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April 2011 - Spring - a little coffee history

J. Martinez & Company - Coffee Merchants
April Newsletter

Company Newsletter
14 April, 2011.

"Spring has returned. The earth is like a child that knows poems. " Rainer Maria Rilke

The earth knows coffee as well; the new crop has been arriving and it is a fine crop indeed. While coffee prices are at a 34-year high, the sharp increase has had the effect of making quality coffee more available. This is because the larger roasters of the coffee world are using more lower quality coffee and fewer high quality beans in order to lower their costs. We will be highlighting some of our new discoveries soon.

The Perfect Accompaniment to an Afternoon Coffee

To this day D. Lazzaroni & C. produces the authentic Amaretti di Saronno cookies, baked slowly and carefully, according to the original, secret recipe which has been preserved by Lazzaroni since 1718. The delicate and delicious flavor of Amaretti di Saronno cookies are the perfect complement to coffee or tea, at any time of day. They can also be enjoyed on their own, with a glass of fine wine or with a liqueur at the end of a meal. Try them as a delicious topping for ice cream or other desserts -- the pleasure that they add will make any occasion special.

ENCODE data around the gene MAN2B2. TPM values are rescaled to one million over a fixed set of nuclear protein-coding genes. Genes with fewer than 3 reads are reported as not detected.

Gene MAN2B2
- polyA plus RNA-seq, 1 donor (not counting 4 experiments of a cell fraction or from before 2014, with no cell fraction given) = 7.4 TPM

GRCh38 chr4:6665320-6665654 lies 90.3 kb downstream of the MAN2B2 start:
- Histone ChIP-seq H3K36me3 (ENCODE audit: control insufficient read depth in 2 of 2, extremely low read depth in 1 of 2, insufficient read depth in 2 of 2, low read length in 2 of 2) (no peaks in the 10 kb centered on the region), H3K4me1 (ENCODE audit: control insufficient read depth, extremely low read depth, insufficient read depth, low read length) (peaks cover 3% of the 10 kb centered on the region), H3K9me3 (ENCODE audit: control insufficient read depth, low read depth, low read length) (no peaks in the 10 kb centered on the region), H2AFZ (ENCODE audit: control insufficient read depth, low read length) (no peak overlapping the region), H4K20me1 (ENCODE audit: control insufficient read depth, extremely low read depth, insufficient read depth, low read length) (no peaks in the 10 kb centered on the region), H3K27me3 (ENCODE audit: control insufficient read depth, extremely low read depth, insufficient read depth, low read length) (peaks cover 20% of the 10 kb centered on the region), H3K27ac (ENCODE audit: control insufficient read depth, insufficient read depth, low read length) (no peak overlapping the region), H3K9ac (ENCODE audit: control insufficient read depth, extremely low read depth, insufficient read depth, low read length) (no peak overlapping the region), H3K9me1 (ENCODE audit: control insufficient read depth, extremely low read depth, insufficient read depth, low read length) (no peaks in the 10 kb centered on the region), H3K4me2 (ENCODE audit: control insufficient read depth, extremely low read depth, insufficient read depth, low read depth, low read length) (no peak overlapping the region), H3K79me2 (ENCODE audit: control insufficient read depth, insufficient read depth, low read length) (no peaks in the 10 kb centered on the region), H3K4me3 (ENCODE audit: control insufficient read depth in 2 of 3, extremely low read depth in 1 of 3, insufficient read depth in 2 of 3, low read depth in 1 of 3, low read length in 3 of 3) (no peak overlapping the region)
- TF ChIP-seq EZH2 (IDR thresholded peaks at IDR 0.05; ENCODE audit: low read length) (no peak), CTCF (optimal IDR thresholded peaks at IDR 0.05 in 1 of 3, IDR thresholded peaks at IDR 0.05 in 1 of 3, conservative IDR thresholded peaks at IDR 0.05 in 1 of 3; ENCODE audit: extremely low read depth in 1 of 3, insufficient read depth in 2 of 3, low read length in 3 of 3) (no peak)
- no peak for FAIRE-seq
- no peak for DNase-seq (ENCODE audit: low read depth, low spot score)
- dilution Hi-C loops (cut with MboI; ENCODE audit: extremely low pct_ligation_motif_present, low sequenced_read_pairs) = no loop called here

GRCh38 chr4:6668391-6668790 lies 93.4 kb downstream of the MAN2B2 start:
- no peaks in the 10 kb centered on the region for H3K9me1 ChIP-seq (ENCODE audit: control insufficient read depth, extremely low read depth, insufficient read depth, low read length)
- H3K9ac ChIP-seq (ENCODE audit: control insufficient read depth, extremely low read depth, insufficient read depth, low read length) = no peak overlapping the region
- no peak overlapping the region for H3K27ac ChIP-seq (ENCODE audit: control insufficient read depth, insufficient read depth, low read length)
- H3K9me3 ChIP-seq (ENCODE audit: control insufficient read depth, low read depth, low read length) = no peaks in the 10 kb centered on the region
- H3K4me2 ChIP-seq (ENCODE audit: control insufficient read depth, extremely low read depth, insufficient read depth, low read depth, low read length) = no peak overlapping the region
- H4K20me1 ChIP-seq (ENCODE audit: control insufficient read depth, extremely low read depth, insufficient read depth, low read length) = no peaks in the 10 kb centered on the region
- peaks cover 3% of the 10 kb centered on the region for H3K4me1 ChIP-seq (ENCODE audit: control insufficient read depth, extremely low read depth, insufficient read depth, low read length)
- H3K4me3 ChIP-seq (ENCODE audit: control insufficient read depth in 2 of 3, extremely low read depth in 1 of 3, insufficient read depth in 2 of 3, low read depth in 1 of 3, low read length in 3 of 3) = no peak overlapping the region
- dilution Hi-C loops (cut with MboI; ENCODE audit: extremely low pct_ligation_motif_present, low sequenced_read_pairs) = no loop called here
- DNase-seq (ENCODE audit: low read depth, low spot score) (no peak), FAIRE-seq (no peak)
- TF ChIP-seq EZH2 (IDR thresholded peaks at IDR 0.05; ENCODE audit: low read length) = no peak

Lazzaroni Amaretti di Saronno

To Jamaica, via Chikmagalur, Amsterdam, Paris & Martinique

Botanical Drawing of Coffee Branch and Seeds

The first coffee trees arrived in Jamaica around 1730. The trees' ancestors took a circuitous route in arriving. Coffee originated in Africa and its trade was controlled by the Arabs, who were careful to export only the processed, and thus infertile, beans. An Indian Muslim, Baba Budan, returning from a pilgrimage to Mecca, was successful in smuggling seven seeds home which he planted in Chikmagalur in 1670. Late in the 17th century, the Dutch obtained some live plants in Malabar which they brought back to the Netherlands and cultivated in greenhouses. It was from the Dutch that King Louis XIV was able to secure some seedlings. The progeny of those seedlings are the trees now cultivated in Jamaica. The story of how they ended up in Jamaica is fascinating and you can read more here.